Shifting the Privilege Conversation to Empower Change
This article is from our partner, Career.Place.
A phrase that usually evokes an immediate response. Often it brings up memories of that very awkward conversation with a parent or child about the ‘birds and the bees.’
“The Talk” is one of those “if you learn nothing from me, at least know this” moments where a parent conveys to their child a critical piece of information to keep them from making a dangerous, long-lasting, and, in some instances, fatal mistake.
After “The Talk”, we are a little wiser when entering and navigating the world.
But not all talks are the same. There are other topics that fall into “The Talk” depending on who you are. Here are a couple of examples.
“The Talk” extended edition
For women, “The Talk” also includes drink safety. Many girls are taught when at a social event, never accept a drink from a stranger, never let a drink out of their sight, and hold a cup with their hand over it to block anyone from slipping something into it. Why? To avoid the danger of being drugged and all that happens after.
Does this mean all men at parties have a nefarious purpose? Absolutely not. But are there those that prey on women? Absolutely. And so, “The Talk” includes this critical wisdom to protect against those few.
For black men, “the talk” also includes law-enforcement safety. Many black boys are taught that if they have a run-in with a law-enforcement officer that they must always keep both hands visible, they must always obey what is said, and never talk back or be disrespectful in any way. Why? To avoid the danger of aggressive behaviors and all that happens after.
Does this mean all law-enforcement officers have nefarious purpose? Absolutely not. But are there those that are aggressive and dangerous? Absolutely. And so, “The Talk” includes this critical wisdom to protect against those few.
The talk comes in many sizes with many topics. Which topics are covered and how many or how few is privilege.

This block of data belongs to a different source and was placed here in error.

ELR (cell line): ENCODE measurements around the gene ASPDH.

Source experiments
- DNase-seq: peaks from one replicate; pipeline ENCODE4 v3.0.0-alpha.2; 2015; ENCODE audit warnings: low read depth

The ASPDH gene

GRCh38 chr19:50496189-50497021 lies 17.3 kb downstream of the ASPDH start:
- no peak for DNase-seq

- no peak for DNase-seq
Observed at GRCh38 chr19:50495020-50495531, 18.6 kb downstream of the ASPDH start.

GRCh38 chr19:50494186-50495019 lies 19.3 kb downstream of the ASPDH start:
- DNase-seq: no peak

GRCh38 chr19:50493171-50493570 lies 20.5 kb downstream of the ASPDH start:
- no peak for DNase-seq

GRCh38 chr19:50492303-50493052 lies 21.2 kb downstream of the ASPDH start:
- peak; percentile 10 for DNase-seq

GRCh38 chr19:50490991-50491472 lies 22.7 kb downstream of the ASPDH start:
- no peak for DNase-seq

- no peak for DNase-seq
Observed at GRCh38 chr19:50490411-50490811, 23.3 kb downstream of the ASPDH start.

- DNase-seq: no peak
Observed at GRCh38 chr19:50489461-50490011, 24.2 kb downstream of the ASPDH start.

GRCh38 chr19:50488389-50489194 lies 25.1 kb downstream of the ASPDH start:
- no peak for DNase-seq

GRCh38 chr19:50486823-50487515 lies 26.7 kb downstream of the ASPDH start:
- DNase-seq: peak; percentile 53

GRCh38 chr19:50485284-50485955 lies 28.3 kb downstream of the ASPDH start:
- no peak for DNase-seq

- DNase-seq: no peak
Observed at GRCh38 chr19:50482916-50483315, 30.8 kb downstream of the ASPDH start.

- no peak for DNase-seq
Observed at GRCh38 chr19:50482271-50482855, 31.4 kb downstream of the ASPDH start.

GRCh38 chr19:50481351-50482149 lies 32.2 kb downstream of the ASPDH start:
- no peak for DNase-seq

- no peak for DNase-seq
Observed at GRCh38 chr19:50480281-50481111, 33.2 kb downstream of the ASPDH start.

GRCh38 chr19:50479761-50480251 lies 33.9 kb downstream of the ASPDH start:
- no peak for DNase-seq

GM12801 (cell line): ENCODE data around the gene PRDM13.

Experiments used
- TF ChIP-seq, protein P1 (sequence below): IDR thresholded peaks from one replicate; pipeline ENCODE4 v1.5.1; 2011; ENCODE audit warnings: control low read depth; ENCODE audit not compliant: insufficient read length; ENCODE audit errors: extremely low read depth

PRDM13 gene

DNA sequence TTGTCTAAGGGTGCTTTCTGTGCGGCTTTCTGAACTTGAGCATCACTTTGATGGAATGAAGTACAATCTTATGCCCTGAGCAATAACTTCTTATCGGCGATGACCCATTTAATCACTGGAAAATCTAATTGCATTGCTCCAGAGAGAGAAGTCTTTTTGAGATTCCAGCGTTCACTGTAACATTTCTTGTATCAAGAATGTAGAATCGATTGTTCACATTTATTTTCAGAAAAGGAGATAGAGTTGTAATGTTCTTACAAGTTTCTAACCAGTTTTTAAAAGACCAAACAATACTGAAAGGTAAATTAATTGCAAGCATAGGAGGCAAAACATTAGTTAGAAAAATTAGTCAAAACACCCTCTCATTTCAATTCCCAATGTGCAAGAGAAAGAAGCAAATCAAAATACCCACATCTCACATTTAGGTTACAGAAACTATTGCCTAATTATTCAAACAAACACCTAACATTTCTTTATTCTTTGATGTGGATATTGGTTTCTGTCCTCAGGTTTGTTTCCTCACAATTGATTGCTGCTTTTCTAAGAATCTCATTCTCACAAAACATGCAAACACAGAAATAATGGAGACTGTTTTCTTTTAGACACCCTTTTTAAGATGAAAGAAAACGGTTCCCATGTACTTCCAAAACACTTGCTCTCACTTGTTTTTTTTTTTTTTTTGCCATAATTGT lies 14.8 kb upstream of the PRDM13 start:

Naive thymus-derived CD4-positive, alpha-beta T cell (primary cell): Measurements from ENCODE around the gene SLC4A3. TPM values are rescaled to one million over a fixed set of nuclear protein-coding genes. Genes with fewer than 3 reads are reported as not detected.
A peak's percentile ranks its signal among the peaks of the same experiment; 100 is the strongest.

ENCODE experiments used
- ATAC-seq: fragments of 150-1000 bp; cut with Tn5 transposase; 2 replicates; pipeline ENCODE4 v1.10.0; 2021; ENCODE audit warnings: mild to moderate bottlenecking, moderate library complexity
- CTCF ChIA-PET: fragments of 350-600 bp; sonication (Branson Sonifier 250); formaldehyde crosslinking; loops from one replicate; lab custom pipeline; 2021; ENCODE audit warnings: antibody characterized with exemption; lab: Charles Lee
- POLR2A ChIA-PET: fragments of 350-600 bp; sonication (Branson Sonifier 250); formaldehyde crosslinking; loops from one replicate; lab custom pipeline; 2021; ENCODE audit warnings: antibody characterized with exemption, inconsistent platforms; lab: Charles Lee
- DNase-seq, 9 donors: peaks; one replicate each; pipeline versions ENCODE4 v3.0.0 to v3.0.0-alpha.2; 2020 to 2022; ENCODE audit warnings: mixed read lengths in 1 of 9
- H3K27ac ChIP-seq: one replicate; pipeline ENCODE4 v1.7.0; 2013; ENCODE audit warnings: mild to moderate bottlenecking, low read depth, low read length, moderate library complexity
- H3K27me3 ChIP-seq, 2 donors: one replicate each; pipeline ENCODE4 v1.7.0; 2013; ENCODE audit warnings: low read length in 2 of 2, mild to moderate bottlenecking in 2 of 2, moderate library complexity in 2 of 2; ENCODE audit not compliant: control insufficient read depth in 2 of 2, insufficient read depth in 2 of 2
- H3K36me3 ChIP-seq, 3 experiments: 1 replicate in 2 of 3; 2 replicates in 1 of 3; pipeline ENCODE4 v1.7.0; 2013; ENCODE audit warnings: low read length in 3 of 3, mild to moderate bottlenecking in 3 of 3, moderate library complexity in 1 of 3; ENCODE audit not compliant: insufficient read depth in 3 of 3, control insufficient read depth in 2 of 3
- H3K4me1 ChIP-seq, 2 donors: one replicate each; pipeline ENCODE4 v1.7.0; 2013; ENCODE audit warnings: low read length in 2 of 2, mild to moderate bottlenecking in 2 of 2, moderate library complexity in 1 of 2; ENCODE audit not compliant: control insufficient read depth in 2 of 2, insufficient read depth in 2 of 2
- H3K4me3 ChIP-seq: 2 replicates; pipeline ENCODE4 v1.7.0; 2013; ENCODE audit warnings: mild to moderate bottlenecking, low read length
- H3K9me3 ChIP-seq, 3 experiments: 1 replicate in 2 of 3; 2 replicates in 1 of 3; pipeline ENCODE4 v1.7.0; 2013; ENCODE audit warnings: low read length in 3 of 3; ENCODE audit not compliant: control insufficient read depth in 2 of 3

Privilege is the length of The Talk
In this time of standing up for social injustice, the topic of “privilege” has taken center stage. There are many flavors of privilege – race privilege, socio-economic privilege, gender privilege, etc. But, at their core, one of the most fundamental attributes of privilege is how the world treats us based on who we are. We may all be entering the same room or party or street, but we are not all treated the same way. And the amount of advice our parents give us to navigate that room or party or street is evidence of that inequity.
The question is not “does privilege exist?” (it does). The question is what can we do about those inequities?
The answer: Awareness – Discussion – Action
1. Increase awareness
Part of the challenge of privilege is how unaware many of us are if we are not part of the impacted group. How many men are aware of drink safety? How many non-black males are aware of law-enforcement safety?
Imagine what would happen if we expanded the audience of “The Talk”.
For example, rather than just teaching girls about drink safety, we told everyone about drink safety and why it’s so important for women.
Expanding the conversation (the what, the why, and the so what) to include everyone enables awareness and understanding of the challenge. It opens the door for more productive and informed conversation.
Which brings us to:
2. Promote conversation of solution
Awareness is only the first step. Just because we know a problem is happening doesn’t make the problem go away, and it doesn’t make everyone an ally in the goal of removing the problem. That takes deliberate effort.
In our example of drink safety, imagine now that everyone is aware of the problems that drives drink safety (independent of gender) and are invited into a conversation about what to do about it. How can we, as a community across genders, address the problem? Ideas start flowing, such as training people to notice unattended drinks and speak up should they see suspicious activity.
With ideas there are next steps and community buy-in. Which brings us to:
3. Define and take action
Awareness enables conversation which enables ideas for solutions. But ideas remain powerless without action. Turning ideas into actions that are clear, obtainable, and supported can change the world.
In our drink safety example, imagine that all the ideas are discussed and debated, and a few are selected first. The community commits to a ‘drink awareness’ program where every individual looks for unattended drinks once an hour and removes any they see. Soon, the action of removing unattended drinks becomes habitual and it grows difficult to find an unattended drink, let alone do anything to it.
Bringing it all together
Privilege is very real and very impactful, but it doesn’t mean we are condemned to forever live under its shadow. Taking the approach of awareness, discussion, and action shifts the conversation from the challenge of privilege, to empowering solution. While a challenge impacts some, we can all become part of the solution and change the world.
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This content was published with permission from Career.Place.